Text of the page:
Neil Gaiman

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Re: Neil Gaiman

Postby pip » Fri Aug 30, 2013 2:31 pm

You search old firm and its all Glasgow soccer so hard to get anything else. I know firm has been used for crime organisations but nothing jumps to mind with old and new beyond the ones above.
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Re: Neil Gaiman

Postby Tonyblack » Fri Aug 30, 2013 2:36 pm

This is from the Annotated Pratchett Files in reference to Pin and Tulip and "The Old Firm":

The characters of Pin and Tulip are somewhat frustrating for Terry in the sense that many, many people feel that they are 'obviously' based on Mr Croup and Mr Vandemar in Neil Gaiman's Neverwhere (who refer to themselves as the Old Firm, and call each other 'Mr'). Or 'obviously' based on the thugs Jules Winfield and Vincent Vega from the 1994 movie Pulp Fiction (and there are a good number of Pulp Fiction references in The Truth). Or obviously based on Mr Wint and Mr Kidd from the James Bond movie Diamonds are Forever. Or obviously based on the two Rons (who called themselves 'The Management') from the BBC Hale and Pace series. Or...

Terry himself had this to say:

"1. The term 'The Old Firm' certainly wasn't invented by Neil. I think it first turned up amongst bookies, but I've even seen the Kray Brothers referred to that way. Since the sixties at least the 'the firm' has tended to mean 'criminal gang.' And, indeed, the term turned up in DW long before Neverwhere.

2. Fiction and movies are full of pairs of bad guys that pretty much equate to Pin and Tulip. They go back a long way. That's why I used 'em, and probably why Neil did too. You can have a trio of bad guys (who fill roles that can be abbreviated to 'the big thick one, the little scrawny one and The Boss') but the dynamic is different. With two guys, one can always explain the plot to the other..."

"A point worth mentioning, ref other threads I've seen: Hale and Pace's 'Ron and Ron' worked precisely because people already knew the archetype."


Full article here. :)
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Re: Neil Gaiman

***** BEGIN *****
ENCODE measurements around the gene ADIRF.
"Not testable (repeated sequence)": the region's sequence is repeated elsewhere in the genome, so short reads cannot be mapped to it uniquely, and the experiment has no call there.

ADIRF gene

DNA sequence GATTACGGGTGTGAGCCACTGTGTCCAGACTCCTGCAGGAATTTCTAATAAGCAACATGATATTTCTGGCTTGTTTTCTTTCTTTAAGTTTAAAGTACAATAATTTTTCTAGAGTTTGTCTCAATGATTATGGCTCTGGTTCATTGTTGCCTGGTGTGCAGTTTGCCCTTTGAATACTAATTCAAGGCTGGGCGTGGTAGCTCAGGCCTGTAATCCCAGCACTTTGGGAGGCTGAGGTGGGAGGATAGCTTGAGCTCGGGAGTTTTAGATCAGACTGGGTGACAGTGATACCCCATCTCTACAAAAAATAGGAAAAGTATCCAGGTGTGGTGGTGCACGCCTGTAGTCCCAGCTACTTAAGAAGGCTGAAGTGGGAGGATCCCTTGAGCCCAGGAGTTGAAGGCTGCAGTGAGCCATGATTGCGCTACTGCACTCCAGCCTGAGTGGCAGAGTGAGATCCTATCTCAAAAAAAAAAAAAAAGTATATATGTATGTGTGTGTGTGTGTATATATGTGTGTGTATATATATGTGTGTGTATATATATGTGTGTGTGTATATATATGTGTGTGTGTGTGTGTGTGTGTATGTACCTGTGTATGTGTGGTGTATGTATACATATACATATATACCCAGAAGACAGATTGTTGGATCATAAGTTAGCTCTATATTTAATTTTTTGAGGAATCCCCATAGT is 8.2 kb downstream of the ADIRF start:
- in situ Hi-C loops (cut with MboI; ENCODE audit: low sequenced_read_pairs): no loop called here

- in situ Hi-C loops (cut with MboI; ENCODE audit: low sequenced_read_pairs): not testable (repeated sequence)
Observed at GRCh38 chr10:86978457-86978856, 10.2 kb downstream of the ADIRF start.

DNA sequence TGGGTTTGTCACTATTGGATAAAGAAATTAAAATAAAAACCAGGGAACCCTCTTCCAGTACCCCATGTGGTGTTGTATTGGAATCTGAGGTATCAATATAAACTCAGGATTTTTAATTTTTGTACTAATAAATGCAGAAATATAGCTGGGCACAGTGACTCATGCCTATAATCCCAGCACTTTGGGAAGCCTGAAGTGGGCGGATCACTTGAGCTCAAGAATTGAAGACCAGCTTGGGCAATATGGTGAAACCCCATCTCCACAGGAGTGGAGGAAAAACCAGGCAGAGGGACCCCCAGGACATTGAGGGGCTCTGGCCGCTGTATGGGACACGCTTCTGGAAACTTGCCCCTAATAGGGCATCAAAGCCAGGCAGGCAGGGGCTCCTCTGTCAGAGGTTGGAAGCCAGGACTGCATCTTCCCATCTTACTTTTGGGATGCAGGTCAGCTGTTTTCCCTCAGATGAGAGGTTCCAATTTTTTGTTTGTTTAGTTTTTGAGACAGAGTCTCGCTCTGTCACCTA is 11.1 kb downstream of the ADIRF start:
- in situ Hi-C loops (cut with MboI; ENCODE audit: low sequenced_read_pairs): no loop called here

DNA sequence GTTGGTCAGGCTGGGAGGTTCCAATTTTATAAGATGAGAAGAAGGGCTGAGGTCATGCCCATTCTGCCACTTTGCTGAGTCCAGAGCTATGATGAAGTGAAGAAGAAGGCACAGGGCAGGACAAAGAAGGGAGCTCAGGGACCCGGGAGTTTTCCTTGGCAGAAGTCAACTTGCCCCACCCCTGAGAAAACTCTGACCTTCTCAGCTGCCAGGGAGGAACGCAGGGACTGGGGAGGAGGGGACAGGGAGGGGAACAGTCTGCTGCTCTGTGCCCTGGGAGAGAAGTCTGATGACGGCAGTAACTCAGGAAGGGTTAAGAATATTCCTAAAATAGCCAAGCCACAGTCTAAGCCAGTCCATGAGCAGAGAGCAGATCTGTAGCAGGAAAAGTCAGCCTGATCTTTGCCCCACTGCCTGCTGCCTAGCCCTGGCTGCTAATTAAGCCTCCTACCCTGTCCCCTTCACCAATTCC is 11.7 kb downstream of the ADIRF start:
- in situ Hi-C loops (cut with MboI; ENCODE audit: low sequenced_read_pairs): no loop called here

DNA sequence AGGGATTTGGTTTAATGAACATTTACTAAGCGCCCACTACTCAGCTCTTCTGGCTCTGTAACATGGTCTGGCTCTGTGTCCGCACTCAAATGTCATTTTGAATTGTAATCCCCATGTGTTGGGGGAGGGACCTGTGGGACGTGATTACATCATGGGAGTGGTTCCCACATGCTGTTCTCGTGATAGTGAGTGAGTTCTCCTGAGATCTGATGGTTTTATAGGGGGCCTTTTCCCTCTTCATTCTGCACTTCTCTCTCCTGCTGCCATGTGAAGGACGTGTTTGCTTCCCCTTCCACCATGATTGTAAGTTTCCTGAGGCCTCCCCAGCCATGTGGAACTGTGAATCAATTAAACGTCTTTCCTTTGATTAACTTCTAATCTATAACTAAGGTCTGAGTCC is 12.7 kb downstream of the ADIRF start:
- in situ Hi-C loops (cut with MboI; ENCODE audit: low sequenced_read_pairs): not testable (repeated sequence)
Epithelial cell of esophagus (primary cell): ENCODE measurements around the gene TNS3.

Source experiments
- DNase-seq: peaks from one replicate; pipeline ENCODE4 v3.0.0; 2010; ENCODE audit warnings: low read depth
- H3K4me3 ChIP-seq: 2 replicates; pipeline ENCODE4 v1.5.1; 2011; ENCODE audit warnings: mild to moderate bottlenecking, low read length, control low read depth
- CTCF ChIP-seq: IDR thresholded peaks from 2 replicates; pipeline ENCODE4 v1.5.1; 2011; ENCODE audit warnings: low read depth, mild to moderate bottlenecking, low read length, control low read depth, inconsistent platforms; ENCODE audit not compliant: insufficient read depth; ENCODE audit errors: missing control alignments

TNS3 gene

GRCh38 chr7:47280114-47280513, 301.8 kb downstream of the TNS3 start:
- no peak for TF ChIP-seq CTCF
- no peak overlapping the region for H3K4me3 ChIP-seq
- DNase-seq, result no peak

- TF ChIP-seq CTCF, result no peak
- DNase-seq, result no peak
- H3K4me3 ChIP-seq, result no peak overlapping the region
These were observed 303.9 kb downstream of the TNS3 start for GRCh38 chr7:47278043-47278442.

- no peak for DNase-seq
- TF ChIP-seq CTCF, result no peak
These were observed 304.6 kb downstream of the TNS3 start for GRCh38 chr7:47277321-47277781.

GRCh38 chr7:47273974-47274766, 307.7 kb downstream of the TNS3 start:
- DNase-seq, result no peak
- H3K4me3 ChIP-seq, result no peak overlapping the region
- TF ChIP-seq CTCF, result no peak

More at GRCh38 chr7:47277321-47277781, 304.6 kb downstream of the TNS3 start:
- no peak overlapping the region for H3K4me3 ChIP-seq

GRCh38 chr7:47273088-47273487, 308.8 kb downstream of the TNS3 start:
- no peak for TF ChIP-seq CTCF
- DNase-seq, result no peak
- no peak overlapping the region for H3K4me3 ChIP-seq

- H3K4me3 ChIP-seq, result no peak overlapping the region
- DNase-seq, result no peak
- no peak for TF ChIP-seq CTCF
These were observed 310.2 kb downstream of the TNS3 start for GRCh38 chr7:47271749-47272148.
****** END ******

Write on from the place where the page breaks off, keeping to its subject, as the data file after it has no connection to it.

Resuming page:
Postby Quatermass » Sun Sep 01, 2013 10:49 am

Indeed. While not all of these characters were criminals, you do see a double act in many villains. In Doctor Who, you have Mr Oak and Mr Quill (Fury from the Deep), Sabalom Glitz and Dibber (The Mysterious Planet), Ms Winters and Jellicoe (Robot), Solon and Condo (The Brain of Morbius)...need I go on? It's not exactly original. TV Tropes has an entire page called "Those Two Bad Guys".
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Re: Neil Gaiman

Postby raisindot » Mon Sep 02, 2013 1:59 pm

[spoilers]

The history of two-man crime teams aside, Croup and Vandemer are so similar to Pin and Tulip in attitudes, speech patterns, and actions that it's hard for me to see how Pterry created his characters free of Gaiman's influence. Vandemer's obsessive habit of eating any crawling thing becomes Tulip's obsessive habit of trying to consume any inorganic powdery substance as drugs. Both Croup and Pin speak in an artificially "civilized" manner. Croup is literally a consumer of fine art (although Pterry makes Tulip the art expert, which is much funnier). And in the end, Croup trying to save his own life by leap-frogging over Vandemer becomes Pin's murder of his partner to save his own skin.

Pterry may claim that he wasn't influenced by Gaiman, but all of these literary similarities make it hard to believe he wasn't.
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Re: Neil Gaiman

Postby Quatermass » Wed Sep 04, 2013 10:12 am

raisindot wrote:[spoilers]